The alarm went off at 6:00am, and while I wasn’t happy about getting up so early, I was thankful that we weren’t running the first half (or the full) – they had already started by then! We ate our oatmeal and went through the regular pre-race rituals: Bodyglide? Check! Timing chip? Check! Bib number? Check! Gu? Check! And then we were out the door. We caught a bus that took us to the race start, and rather than waiting for the road block to clear, we got out early and walked through the fog to warm up our legs a bit. We cheered on some runners along the way, including Sarah from SFRRC, and then, with about 35 minutes to spare, went immediately to the port-a-potty lines.

COMPLAINT #1: When you have more than 2000 people running a race, it’s a good idea to have more than 15 port-a-potties available. After waiting more than 15 minutes, Jack finally convinced me that I wasn’t going to make it to the front before our wave was scheduled to leave, so I headed to the bushes. After my jaunt into the wilderness, I felt much better, and we headed over to the start area. The oatmeal still wasn’t sitting quite right in my stomach, but I figured it was just nerves, and I did my best to ignore it.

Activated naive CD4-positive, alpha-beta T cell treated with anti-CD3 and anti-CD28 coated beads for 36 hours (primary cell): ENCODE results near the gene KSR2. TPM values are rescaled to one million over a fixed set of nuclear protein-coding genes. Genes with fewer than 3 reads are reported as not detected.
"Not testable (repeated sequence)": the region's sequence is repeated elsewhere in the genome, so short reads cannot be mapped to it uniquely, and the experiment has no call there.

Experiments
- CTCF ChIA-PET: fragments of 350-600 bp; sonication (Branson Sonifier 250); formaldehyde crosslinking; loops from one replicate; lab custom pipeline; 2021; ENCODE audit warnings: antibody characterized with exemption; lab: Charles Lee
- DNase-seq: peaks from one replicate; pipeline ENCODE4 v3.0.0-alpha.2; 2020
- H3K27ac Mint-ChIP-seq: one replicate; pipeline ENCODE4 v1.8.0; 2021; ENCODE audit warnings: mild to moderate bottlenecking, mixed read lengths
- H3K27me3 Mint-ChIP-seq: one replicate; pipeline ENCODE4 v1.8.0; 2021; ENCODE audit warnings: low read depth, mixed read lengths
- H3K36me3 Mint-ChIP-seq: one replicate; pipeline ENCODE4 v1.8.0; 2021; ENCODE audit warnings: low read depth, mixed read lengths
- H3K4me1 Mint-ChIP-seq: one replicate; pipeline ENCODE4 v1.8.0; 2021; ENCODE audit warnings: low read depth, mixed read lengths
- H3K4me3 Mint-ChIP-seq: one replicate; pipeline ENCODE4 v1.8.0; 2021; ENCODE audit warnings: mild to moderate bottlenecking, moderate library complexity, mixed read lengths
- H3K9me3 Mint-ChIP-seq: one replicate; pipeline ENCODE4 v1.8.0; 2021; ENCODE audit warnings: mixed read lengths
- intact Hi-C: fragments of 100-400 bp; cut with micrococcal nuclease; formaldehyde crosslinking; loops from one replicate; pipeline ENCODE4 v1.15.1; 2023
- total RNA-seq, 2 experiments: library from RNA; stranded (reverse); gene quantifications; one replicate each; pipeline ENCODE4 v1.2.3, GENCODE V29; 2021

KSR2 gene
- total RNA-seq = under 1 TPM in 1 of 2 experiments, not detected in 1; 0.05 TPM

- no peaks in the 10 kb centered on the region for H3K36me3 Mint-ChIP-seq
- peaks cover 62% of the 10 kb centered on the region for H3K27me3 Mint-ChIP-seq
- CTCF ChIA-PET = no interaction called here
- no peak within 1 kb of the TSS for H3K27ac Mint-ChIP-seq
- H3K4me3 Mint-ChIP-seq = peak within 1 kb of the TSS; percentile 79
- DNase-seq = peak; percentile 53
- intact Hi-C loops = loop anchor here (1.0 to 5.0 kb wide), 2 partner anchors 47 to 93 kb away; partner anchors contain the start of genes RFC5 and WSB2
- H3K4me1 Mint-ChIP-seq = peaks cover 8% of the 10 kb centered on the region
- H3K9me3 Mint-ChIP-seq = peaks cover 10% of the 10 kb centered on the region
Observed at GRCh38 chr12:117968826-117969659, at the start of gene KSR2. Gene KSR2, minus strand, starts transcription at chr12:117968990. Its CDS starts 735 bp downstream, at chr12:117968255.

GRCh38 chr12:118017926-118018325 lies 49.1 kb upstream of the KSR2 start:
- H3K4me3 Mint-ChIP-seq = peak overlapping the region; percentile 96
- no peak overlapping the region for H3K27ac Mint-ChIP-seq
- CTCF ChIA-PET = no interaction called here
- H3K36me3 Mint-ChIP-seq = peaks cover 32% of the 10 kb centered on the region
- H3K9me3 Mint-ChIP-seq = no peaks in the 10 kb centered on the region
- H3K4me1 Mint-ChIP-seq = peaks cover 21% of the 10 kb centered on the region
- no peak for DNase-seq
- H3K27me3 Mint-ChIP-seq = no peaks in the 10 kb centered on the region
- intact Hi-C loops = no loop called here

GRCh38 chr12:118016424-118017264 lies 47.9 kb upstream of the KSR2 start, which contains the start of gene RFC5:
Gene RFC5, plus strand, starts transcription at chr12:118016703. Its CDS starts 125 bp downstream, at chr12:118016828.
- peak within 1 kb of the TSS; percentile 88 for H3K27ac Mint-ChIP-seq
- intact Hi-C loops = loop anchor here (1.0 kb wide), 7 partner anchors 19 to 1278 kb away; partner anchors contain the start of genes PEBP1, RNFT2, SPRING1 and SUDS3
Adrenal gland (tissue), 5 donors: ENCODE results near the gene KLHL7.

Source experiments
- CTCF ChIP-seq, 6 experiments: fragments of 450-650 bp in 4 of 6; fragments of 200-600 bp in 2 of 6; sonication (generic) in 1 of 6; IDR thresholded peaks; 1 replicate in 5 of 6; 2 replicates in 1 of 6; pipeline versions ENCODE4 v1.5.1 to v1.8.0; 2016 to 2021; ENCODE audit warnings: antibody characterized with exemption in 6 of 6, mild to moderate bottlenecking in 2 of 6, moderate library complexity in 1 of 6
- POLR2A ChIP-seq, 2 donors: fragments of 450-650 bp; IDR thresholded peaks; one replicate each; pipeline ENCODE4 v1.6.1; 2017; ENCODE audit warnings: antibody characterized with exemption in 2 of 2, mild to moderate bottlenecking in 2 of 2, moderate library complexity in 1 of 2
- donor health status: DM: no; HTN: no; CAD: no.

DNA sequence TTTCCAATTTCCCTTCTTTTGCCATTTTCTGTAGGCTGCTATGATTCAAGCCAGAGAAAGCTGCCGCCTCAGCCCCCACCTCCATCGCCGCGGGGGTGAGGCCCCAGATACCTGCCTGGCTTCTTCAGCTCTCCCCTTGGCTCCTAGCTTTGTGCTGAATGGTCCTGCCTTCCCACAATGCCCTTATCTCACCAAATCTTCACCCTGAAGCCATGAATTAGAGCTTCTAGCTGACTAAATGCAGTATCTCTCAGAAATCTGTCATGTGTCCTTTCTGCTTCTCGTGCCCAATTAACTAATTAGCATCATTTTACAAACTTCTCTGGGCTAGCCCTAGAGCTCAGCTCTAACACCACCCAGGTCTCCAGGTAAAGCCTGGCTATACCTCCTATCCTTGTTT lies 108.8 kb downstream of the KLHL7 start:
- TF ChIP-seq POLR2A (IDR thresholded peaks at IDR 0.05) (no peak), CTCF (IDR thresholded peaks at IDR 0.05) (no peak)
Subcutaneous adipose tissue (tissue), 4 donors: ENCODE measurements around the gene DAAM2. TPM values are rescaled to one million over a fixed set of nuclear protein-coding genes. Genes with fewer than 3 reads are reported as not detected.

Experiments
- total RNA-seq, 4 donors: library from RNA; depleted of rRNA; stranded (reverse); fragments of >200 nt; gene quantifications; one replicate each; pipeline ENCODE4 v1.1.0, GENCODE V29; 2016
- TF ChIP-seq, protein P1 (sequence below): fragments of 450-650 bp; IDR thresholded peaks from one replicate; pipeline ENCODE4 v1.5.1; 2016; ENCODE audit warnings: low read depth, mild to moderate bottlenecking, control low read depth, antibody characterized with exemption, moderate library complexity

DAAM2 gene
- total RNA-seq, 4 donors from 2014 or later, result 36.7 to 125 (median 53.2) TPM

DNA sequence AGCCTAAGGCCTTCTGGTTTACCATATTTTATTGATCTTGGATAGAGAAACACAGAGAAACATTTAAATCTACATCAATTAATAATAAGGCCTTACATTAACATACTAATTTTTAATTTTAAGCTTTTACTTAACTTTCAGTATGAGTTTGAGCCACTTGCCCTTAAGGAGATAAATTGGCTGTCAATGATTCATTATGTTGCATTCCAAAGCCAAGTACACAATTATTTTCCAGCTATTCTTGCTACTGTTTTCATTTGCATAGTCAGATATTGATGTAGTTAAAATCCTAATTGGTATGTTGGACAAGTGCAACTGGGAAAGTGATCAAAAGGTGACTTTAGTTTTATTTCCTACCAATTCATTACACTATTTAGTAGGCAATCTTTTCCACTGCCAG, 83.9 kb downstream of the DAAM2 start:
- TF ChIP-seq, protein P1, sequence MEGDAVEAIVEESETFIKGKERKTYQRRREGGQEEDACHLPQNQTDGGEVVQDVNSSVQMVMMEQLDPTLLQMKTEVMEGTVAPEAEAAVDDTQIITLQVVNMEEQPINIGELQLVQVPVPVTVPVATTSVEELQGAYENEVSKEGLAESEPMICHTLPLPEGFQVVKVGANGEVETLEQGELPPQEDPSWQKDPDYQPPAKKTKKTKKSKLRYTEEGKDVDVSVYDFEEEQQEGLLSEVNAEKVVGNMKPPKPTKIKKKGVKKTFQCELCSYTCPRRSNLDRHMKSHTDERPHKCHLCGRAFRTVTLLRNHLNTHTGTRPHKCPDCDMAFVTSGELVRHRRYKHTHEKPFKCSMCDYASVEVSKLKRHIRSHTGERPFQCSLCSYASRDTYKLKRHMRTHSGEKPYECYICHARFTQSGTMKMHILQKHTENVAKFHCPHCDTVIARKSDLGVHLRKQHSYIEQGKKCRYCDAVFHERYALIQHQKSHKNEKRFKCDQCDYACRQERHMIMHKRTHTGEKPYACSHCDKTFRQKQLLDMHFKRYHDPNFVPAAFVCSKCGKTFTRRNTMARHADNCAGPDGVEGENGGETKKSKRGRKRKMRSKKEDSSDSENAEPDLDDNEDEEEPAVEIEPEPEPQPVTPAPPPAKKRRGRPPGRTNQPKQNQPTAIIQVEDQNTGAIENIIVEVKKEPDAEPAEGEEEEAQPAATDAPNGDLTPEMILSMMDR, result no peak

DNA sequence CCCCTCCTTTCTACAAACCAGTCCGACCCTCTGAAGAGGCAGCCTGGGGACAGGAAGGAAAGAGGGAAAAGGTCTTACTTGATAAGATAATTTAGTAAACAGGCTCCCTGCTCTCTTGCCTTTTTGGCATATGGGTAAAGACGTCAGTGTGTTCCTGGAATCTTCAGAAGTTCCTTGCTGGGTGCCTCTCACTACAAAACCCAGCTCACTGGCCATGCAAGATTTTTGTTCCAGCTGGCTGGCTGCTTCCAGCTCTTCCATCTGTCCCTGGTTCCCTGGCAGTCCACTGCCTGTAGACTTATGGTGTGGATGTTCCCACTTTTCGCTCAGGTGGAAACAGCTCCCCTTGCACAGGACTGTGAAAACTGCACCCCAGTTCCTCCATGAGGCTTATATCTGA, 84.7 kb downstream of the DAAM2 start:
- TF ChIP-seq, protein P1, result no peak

Once we were there, we ran into a big group of Red runners (AKA fast people) from SFRRC, and I found that Leslie, Pam, and David were all going for a 1:44. My original goal was a 1:45, so I figured I’d stick with them. Jack and I did a quick warm-up jog around Spreckels Lake and headed straight to the start. We said, “Good luck,” and before we knew it, we were off and running. I managed to stick with the Reds for about a mile and a half, but I knew there was no way I would be able to keep up their sub-8 pace for the whole race, so I backed off a little bit, doing my best to keep them in my sights. At the first out-and-back, I waved to Jack, who was looking great, just before the course split off again.